Before talking about how to keyword, I should discuss photography workflow which is the process a photographer uses for their images from capture to output. This includes culling, developing and posting images. Although there are many differences from photog to photog, there are also many similarities. Many photogs include keywording as part of their workflow, as do I. I am not always the best at it, so I have spent the last month applying more discipline to keywording.
When images have a keyword attached it becomes searchable. Imagine searching your images by your child’s name, a color, location, or specific lighting situation. If you take the time to add keywords, it is that easy. I use Lightroom to catalog my images, so to search for a macro image, I type “macro” into the search box and tada, all my macro photos appear. That is, if I added the keyword to each image. If you have not been keywording, don’t fret, just start now. Someday, you can go back and tackle past images but for now, start with today.
When to keyword?
A better question is “when not to keyword”! Don’t wait to keyword! Adding keyworks when you download or very soon afterward helps you to remember the details of the shoot. For instance, I went to Boyce Thompson Arboretum in January after a rainstorm and captured a few hundred images (many were focus stacked). When I downloaded, I immediately added keywords that applied to all images such as: Arizona, Boyce Thompson Arboretum, desert, raindrops, cloudy, etc. Then after culling my photos and removing obvious images to delete, I added specific keywords such as: focus stacking, cactus, specific plant varieties, etc. To remember the plant varieties, I take a reference photo on my iPhone of my setup with the plant label so I can add the keyword later.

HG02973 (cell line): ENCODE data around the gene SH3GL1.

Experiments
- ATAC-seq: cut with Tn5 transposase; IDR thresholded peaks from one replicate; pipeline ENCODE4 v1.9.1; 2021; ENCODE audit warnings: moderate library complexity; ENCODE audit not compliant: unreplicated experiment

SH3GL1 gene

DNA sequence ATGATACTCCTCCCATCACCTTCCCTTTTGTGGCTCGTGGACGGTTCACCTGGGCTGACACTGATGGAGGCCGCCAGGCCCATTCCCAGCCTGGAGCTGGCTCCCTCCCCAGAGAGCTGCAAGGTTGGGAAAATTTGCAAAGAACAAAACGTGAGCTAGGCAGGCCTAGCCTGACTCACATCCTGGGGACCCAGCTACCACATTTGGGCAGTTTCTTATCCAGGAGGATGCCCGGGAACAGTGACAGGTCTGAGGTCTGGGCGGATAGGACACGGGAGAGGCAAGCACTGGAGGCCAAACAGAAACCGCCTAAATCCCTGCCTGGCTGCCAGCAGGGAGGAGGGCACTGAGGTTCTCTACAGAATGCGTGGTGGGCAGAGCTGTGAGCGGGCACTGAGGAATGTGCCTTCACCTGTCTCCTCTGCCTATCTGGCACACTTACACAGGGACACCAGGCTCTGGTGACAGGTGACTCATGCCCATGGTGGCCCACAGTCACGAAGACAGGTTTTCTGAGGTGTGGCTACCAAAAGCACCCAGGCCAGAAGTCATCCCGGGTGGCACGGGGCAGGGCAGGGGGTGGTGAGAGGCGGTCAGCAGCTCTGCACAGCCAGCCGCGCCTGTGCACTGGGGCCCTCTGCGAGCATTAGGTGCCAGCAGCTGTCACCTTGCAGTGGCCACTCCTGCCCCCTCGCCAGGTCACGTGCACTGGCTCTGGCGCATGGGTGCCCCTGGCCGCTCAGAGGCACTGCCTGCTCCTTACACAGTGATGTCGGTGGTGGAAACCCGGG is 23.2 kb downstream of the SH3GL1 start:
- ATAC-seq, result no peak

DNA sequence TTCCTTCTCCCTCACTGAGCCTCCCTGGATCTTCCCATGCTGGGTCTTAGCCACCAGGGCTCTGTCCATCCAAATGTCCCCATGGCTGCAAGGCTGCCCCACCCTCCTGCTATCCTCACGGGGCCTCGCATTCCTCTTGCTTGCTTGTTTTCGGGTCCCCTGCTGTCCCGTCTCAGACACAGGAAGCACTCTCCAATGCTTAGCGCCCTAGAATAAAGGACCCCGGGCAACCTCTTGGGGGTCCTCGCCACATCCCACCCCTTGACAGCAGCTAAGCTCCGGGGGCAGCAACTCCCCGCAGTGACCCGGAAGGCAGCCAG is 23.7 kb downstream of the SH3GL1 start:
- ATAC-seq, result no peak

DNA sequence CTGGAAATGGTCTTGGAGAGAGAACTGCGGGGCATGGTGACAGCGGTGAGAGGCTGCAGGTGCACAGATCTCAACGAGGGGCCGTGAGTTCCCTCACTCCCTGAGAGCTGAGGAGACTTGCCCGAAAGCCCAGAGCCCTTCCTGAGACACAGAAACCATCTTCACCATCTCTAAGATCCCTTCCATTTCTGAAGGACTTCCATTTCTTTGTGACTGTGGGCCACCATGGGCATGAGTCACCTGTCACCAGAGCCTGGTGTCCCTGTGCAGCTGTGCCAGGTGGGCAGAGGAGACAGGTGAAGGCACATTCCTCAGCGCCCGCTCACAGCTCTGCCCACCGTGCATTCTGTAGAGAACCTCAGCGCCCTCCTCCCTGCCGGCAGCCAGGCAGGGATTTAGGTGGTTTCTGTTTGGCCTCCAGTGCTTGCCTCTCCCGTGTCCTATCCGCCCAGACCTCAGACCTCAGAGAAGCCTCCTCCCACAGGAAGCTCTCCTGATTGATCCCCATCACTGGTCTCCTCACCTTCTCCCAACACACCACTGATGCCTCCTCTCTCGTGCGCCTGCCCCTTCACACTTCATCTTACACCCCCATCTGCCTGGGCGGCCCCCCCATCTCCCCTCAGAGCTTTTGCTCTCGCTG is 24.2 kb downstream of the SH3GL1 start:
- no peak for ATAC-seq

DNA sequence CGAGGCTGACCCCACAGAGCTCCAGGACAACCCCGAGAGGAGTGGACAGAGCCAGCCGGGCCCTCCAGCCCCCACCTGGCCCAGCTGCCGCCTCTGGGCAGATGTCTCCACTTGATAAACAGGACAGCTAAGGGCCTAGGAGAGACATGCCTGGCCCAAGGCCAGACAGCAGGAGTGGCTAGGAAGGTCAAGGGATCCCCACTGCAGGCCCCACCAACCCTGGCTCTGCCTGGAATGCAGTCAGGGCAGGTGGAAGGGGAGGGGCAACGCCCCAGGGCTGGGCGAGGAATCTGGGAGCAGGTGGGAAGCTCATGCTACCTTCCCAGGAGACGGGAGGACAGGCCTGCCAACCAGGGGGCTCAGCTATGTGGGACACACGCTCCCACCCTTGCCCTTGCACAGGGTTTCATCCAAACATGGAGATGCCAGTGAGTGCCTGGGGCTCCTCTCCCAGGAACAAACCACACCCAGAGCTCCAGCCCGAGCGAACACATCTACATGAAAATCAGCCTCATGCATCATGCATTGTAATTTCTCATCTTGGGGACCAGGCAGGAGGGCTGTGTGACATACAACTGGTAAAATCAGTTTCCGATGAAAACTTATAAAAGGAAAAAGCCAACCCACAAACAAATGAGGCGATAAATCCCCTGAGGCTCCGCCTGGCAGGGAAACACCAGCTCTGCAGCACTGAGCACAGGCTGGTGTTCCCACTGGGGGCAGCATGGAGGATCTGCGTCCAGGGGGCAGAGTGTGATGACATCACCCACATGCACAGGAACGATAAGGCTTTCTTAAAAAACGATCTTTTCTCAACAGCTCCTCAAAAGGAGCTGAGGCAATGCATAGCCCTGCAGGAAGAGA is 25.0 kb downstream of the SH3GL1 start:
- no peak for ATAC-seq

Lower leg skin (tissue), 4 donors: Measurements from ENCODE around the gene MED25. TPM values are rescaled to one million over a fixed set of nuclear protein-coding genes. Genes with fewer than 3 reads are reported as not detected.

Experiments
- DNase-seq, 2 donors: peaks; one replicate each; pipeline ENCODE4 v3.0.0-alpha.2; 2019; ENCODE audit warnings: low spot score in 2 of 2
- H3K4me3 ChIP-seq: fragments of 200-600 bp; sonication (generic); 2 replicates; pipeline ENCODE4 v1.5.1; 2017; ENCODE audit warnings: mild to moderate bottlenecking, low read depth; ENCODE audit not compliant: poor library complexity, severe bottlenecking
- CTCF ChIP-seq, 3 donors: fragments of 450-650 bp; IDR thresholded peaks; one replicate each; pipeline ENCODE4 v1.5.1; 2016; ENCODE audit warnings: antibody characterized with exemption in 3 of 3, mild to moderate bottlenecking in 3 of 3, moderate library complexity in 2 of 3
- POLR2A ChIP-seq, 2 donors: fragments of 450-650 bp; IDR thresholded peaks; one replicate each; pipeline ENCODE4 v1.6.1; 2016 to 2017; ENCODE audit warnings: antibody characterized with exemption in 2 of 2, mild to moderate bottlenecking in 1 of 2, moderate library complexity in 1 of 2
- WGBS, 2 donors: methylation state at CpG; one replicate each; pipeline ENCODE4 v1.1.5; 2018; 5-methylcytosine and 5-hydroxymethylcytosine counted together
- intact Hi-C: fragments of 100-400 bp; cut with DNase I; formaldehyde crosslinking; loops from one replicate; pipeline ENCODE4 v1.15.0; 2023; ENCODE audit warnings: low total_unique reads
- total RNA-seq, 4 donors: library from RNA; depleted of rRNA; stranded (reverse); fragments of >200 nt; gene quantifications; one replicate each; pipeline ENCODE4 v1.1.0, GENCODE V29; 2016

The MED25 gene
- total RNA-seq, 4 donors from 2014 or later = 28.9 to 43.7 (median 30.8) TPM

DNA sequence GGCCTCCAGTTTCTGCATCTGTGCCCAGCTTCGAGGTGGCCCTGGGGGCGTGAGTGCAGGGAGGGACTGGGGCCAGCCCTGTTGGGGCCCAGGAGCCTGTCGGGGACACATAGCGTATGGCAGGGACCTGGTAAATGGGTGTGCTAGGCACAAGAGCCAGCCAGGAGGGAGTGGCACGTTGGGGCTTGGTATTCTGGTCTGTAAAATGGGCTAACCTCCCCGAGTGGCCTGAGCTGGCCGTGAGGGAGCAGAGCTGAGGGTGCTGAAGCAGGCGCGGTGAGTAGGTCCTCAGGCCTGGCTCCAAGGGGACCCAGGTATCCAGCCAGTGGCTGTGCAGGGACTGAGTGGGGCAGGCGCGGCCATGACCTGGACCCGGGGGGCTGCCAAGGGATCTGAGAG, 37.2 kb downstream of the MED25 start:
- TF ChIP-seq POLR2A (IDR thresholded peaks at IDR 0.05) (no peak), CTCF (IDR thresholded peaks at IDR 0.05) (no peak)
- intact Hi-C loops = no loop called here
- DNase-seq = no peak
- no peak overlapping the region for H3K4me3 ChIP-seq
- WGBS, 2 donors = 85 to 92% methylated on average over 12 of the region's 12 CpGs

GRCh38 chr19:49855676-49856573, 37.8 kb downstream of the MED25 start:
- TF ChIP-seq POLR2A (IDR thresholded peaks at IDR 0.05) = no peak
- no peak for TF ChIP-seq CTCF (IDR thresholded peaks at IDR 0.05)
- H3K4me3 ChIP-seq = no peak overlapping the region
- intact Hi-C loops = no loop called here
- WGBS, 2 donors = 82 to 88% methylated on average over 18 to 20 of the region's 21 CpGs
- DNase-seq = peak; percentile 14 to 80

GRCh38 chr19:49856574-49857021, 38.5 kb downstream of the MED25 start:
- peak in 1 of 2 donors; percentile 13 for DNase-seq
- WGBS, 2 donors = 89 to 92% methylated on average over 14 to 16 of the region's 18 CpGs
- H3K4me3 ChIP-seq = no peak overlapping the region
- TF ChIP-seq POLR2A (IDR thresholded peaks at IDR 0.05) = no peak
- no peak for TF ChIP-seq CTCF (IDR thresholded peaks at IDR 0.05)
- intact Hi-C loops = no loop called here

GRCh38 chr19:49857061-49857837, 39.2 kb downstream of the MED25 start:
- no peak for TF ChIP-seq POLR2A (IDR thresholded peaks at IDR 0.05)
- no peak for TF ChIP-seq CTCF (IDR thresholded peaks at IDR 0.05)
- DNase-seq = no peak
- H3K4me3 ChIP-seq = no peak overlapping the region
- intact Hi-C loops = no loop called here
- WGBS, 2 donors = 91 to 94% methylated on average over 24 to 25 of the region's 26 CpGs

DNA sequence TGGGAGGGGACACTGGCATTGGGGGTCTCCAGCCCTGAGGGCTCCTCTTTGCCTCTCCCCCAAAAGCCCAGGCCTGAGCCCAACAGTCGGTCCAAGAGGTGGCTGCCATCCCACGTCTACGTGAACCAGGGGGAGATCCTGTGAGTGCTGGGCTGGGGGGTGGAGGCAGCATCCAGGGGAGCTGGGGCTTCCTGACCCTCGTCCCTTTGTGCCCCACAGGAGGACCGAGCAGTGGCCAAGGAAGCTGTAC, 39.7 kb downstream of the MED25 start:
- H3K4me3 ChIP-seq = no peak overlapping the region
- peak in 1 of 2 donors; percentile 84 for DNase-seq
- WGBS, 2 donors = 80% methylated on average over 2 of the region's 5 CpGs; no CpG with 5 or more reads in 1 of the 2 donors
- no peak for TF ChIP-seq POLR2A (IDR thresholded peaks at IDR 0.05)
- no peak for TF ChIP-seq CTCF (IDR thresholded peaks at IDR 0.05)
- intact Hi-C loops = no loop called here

How to keyword?
Adding keywords in Lightroom is very easy. Upon import, scroll down the righthand bar to the keyword tab and start adding words to describe your photos (separate with commas). Remember, these keywords will apply to all images being imported, so start generic first. Then, to add additional keywords once the images are imported, switch to grid view (G) and locate the spray can on the tool bar at the bottom of the page. Once the spray can is selected a text box becomes available to add keywords. Add several keywords with commas in between and “spray” them on to the respective photos. Change the keywords as needed and respray. When you are done, tap the spray can back to its spot and you are finished.
It really is that easy. The hardest part is taking the extra few seconds/minutes to add the keywords. But for searching after the fact it is a blessing in my opinion.